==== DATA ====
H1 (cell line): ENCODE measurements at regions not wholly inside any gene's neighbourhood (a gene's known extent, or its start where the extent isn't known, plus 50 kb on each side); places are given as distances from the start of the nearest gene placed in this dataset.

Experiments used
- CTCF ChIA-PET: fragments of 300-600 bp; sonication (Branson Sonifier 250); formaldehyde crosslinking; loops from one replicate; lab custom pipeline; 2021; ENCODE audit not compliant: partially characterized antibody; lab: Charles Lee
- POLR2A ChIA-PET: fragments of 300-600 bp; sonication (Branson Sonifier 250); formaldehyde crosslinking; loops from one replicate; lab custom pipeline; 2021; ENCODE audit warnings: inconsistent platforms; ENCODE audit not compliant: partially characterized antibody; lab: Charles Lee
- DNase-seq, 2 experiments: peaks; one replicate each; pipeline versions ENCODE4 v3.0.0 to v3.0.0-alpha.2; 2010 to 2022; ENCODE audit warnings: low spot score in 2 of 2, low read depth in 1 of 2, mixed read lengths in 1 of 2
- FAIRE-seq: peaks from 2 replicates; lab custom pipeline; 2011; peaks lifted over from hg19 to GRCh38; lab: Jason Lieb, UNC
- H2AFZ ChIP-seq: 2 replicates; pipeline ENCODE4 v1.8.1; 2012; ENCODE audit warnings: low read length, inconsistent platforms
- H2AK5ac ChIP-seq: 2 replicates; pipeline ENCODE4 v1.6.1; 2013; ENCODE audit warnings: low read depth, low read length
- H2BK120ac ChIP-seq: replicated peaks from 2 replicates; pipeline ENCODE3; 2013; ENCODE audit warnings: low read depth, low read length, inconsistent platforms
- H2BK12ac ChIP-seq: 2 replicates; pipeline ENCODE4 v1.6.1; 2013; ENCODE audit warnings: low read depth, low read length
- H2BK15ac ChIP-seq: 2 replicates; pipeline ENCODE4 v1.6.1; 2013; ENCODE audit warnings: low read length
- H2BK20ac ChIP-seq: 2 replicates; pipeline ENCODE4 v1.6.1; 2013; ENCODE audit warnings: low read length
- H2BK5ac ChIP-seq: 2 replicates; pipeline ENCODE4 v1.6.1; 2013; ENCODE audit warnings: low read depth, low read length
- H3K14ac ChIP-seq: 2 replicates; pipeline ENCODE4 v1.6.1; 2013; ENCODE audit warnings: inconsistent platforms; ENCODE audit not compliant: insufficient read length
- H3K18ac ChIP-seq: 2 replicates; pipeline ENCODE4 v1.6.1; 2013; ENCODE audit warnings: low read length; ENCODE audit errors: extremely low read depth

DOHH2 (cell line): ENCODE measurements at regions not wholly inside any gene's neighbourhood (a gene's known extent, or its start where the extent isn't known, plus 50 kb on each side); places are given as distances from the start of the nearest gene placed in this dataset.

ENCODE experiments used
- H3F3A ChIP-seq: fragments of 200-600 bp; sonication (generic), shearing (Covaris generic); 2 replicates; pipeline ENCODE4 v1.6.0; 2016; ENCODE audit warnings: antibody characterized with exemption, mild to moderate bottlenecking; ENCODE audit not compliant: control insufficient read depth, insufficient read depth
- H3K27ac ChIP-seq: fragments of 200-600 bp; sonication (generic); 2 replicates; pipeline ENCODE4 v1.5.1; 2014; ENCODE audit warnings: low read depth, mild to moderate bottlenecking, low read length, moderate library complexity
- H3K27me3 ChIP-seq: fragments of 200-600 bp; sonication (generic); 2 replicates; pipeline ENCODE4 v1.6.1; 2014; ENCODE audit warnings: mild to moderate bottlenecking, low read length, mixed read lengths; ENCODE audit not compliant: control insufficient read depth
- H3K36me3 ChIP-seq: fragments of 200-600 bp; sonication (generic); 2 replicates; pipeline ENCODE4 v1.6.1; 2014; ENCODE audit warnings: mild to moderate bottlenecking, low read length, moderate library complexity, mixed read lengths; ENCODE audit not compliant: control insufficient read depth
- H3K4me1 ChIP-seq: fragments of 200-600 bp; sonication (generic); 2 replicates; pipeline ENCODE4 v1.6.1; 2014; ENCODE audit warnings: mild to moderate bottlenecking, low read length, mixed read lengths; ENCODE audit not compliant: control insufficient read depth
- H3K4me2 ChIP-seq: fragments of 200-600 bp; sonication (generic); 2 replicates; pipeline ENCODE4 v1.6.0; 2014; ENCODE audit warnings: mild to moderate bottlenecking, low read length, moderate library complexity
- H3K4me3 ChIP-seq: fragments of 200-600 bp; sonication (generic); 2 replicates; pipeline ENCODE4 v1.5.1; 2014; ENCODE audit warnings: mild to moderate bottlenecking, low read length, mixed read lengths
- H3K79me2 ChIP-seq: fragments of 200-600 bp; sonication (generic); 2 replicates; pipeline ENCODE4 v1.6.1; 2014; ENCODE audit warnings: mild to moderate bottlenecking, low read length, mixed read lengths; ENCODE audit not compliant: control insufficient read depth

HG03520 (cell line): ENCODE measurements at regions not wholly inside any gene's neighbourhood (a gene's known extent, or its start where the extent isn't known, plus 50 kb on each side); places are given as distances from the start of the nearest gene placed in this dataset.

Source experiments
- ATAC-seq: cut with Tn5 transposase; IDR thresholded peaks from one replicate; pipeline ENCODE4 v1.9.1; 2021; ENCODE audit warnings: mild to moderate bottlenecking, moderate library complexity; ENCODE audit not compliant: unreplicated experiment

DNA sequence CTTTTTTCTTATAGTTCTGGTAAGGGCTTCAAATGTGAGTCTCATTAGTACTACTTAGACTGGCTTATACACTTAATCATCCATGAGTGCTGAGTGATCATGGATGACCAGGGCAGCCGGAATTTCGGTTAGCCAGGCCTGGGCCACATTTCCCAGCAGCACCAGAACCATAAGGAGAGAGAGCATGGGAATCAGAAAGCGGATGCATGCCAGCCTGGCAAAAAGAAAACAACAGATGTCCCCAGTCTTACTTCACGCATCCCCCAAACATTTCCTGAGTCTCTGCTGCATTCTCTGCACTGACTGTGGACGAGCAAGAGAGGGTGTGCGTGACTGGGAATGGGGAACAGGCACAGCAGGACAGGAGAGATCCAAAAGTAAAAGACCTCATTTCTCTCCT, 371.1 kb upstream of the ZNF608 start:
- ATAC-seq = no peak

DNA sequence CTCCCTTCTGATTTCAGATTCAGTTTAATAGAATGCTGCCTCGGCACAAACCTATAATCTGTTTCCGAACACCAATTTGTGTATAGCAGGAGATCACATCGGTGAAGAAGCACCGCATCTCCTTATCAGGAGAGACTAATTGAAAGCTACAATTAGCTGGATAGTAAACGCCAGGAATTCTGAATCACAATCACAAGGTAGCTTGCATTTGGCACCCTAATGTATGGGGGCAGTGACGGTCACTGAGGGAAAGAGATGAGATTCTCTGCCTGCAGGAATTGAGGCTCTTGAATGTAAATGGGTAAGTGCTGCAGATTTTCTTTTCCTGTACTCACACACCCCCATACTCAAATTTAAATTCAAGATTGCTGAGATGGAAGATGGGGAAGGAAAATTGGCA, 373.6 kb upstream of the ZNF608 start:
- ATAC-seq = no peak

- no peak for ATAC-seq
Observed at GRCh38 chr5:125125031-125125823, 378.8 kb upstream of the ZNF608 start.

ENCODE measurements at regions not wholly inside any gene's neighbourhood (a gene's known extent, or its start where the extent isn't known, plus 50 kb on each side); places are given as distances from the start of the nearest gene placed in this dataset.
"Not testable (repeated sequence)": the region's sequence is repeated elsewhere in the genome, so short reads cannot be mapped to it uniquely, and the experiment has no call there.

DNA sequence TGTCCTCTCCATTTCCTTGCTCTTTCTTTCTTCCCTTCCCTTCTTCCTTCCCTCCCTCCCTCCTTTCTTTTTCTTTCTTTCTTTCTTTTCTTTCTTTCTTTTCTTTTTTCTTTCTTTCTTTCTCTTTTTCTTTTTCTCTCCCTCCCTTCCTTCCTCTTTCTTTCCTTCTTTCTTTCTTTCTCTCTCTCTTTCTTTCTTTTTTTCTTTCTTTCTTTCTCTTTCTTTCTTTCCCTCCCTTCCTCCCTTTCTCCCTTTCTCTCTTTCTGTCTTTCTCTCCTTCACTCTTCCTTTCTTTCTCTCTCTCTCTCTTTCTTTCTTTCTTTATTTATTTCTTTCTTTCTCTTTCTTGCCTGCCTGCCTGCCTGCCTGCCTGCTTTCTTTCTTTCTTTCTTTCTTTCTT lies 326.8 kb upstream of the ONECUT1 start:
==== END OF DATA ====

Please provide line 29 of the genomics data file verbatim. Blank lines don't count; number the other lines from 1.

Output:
DNA sequence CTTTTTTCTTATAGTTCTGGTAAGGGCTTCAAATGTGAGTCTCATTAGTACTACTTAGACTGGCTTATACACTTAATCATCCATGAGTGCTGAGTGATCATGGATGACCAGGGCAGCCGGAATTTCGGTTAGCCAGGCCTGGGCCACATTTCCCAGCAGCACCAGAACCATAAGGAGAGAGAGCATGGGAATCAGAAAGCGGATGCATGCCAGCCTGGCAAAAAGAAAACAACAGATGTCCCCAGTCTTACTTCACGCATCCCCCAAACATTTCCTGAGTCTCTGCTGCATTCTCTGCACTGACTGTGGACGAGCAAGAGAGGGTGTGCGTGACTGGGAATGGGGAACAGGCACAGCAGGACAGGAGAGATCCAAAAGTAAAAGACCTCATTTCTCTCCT, 371.1 kb upstream of the ZNF608 start: